crow text from Guide to the Birds of Pnama, Ridgely and Gwynne

 

(photo from Wikimedia Commons; click on the image to see the original. Text screenshot from a Guide to the Birds of Panama by Ridgely and Gwynne, 1992, Princeton University Press)

Day 6:  Canopy Tower, Summit Gardens, leave for airport area

Strange In Many Ways

Wattled jacana alighting, composite Pantanal Brazil (photo from Wikimedia Commons)
Wattled jacana alighting, composite Pantanal Brazil (photo from Wikimedia Commons)

On a birding trip to Panama:

The wattled jacana looks pretty strange but that's only the beginning.

Though related to shorebirds Jacana jacana has a wattle on his face like a chicken, and very long toes that are longer than his 'nose' (beak).

His toes are long because he spends his life walking on floating vegetation, a habit that's given him the nickname "lily-trotter."   When his footing is submerged he looks like he's walking on water.

The jacana's social life is even stranger.  Like a phalarope, a female jacana mates with multiple males and never takes care of her young.  She lays four eggs in a floating nest but it's up to one of her mates to incubate the eggs and protect the young after they hatch.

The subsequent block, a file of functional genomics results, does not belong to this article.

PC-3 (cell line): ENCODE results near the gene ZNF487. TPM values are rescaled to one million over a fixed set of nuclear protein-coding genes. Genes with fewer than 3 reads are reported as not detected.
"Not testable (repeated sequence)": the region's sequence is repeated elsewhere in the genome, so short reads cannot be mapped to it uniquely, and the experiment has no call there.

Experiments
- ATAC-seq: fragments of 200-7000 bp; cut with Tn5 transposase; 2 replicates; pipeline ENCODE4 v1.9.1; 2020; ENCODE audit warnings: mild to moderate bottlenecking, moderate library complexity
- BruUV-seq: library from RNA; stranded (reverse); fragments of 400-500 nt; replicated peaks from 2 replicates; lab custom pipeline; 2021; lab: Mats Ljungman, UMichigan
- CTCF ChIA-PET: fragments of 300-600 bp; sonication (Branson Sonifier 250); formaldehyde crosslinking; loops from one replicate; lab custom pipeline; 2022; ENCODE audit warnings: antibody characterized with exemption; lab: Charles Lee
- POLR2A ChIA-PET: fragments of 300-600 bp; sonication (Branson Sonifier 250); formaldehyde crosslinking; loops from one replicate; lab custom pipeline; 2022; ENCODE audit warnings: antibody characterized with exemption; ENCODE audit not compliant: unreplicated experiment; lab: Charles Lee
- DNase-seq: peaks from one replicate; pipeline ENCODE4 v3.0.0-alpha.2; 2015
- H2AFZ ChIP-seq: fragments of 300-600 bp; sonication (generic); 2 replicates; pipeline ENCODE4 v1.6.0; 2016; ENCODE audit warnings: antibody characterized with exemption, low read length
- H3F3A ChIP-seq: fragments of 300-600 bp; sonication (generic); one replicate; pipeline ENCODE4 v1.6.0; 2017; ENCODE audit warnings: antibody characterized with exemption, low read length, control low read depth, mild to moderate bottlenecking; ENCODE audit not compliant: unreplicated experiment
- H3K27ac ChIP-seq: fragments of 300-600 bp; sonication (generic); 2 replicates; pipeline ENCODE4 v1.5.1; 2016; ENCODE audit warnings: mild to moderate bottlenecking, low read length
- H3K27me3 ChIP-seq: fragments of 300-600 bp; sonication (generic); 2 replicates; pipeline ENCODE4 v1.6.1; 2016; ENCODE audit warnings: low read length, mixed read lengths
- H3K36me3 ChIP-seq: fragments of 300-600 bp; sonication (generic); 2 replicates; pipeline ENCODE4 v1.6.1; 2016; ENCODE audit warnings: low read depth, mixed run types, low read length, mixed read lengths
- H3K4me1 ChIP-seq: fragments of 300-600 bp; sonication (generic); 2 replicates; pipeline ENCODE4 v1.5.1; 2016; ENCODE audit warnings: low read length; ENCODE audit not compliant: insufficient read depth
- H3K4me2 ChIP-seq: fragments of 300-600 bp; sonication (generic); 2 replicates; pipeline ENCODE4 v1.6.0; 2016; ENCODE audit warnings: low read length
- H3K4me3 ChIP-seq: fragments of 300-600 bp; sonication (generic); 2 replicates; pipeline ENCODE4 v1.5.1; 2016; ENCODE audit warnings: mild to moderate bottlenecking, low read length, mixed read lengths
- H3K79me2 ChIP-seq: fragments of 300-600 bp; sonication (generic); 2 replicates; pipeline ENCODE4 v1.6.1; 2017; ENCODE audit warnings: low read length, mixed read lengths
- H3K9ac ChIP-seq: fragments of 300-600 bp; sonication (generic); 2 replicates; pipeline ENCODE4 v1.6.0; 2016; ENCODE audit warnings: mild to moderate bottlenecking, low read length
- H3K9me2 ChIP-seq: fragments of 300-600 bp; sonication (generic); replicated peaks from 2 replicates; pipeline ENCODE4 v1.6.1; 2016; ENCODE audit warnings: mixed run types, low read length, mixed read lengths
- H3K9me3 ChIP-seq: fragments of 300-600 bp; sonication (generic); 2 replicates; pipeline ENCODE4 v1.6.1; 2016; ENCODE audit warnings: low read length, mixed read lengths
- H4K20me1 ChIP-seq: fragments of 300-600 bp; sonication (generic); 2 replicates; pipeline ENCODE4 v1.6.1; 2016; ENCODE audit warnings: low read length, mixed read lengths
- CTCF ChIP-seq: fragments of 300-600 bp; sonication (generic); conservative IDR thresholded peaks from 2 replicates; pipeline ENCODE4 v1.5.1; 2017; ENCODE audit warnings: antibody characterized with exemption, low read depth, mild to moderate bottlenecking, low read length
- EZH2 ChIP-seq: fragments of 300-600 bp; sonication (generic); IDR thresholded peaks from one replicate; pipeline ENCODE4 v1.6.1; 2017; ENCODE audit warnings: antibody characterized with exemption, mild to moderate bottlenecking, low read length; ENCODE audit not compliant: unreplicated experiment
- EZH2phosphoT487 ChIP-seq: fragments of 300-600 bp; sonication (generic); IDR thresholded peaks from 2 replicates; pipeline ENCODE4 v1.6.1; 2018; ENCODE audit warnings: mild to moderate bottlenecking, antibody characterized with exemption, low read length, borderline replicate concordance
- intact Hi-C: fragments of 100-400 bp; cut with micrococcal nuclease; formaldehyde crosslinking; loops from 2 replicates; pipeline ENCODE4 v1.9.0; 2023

Weirdest of all, the father bird doesn't incubate by placing his belly against the eggs.  Instead he puts two eggs under each wing and keeps them warm against his body.

Later, when the newly hatched chicks are too small to walk alone, he tucks the chicks under his wings and walks away with them.  Their little legs dangle beneath his wings. Click here and look closely at the photo to see what I mean.

Female wattled jacanas are larger than males but the birds otherwise look alike.  How do you identify a male wattled jacana? Because he's babysitting.

Here's a father with a chick in the background.  If you can't see the chick, click on the photo to see the original that has a box around the chick.

Wattled jacana with young, Venezuela (photo by Gregory 'Slobirdr' Smith via Flickr, Creative Commons license)
Wattled jacana with young, Venezuela (photo by Gregory 'Slobirdr' Smith via Flickr, Creative Commons license)